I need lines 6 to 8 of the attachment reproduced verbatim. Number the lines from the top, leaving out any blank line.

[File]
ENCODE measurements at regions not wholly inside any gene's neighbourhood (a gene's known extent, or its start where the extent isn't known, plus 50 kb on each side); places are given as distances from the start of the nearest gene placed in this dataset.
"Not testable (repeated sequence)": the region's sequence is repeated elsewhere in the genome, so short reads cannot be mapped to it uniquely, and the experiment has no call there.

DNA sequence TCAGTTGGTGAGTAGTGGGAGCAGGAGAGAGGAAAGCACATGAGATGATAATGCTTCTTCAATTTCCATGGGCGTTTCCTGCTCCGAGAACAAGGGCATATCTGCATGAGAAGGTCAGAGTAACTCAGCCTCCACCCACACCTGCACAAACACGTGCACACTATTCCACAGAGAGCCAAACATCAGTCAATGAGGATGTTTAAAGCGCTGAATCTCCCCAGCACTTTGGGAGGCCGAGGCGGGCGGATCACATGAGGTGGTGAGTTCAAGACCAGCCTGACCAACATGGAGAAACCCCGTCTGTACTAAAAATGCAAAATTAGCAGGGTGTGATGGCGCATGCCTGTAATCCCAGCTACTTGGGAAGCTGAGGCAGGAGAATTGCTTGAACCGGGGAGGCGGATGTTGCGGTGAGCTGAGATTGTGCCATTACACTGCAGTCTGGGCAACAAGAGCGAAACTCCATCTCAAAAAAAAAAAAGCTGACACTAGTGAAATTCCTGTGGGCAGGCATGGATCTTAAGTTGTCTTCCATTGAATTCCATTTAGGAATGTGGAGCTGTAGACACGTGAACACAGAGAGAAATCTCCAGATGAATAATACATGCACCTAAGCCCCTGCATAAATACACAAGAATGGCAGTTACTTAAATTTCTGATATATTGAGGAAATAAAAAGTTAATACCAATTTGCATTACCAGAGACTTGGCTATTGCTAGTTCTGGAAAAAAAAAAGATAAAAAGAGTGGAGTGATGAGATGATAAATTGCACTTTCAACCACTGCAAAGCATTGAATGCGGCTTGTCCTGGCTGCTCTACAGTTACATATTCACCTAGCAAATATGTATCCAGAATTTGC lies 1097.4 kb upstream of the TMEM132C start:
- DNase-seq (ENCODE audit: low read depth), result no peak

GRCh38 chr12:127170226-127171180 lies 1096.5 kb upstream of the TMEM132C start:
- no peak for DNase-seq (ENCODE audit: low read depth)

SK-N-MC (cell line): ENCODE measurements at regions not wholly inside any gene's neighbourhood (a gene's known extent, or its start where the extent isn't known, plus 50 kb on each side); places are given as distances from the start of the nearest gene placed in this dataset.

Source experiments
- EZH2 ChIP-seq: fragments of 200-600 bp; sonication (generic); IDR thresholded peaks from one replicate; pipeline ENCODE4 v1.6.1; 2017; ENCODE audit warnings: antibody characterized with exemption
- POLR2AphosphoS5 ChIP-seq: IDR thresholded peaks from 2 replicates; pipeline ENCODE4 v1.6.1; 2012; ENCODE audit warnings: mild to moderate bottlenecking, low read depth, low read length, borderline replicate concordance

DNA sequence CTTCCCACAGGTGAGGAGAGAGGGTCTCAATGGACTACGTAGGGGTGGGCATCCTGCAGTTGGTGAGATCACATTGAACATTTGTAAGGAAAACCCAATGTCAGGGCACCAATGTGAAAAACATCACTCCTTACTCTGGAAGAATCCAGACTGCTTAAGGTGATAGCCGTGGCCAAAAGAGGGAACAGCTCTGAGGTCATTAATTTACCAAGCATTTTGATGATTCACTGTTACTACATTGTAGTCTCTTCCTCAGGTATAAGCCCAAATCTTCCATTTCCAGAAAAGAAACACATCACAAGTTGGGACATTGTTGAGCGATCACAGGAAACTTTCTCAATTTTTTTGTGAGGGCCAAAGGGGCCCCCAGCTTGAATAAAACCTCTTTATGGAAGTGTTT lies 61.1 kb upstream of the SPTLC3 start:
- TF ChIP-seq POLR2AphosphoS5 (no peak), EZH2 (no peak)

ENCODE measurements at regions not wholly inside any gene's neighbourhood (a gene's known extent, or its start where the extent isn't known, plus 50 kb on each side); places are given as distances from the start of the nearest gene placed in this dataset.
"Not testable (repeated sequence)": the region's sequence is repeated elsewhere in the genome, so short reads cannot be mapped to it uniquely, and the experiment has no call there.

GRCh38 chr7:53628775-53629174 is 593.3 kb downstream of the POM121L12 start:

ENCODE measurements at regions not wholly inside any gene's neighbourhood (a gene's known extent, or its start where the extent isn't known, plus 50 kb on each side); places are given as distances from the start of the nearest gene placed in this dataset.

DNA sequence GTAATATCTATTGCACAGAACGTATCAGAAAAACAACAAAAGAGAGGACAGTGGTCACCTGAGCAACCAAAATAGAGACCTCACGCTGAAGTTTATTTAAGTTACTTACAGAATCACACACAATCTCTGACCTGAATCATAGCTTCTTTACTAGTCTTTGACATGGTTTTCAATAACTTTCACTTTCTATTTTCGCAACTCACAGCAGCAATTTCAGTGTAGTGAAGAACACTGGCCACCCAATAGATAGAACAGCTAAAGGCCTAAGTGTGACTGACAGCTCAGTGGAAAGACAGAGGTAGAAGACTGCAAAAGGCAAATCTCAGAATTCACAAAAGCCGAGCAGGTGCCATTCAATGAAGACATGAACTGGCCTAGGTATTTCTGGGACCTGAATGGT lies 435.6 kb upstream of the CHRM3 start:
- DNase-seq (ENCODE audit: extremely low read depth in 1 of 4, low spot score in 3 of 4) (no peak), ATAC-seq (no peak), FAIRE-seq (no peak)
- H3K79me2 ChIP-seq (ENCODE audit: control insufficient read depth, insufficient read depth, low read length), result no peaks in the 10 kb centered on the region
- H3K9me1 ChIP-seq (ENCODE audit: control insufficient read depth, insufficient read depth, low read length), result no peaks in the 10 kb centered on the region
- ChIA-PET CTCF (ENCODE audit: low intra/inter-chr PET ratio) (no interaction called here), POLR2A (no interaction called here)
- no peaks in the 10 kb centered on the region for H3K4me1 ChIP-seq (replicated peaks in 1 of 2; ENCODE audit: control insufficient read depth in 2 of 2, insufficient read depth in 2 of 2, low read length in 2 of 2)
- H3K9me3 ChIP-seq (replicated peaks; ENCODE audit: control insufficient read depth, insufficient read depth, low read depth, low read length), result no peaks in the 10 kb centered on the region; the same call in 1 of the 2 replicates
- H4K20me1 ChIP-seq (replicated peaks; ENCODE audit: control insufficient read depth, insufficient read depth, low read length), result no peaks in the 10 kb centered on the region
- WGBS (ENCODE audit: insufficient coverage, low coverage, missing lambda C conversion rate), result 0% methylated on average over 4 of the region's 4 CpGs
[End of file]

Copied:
- no peak for DNase-seq (ENCODE audit: low read depth)

SK-N-MC (cell line): ENCODE measurements at regions not wholly inside any gene's neighbourhood (a gene's known extent, or its start where the extent isn't known, plus 50 kb on each side); places are given as distances from the start of the nearest gene placed in this dataset.

Source experiments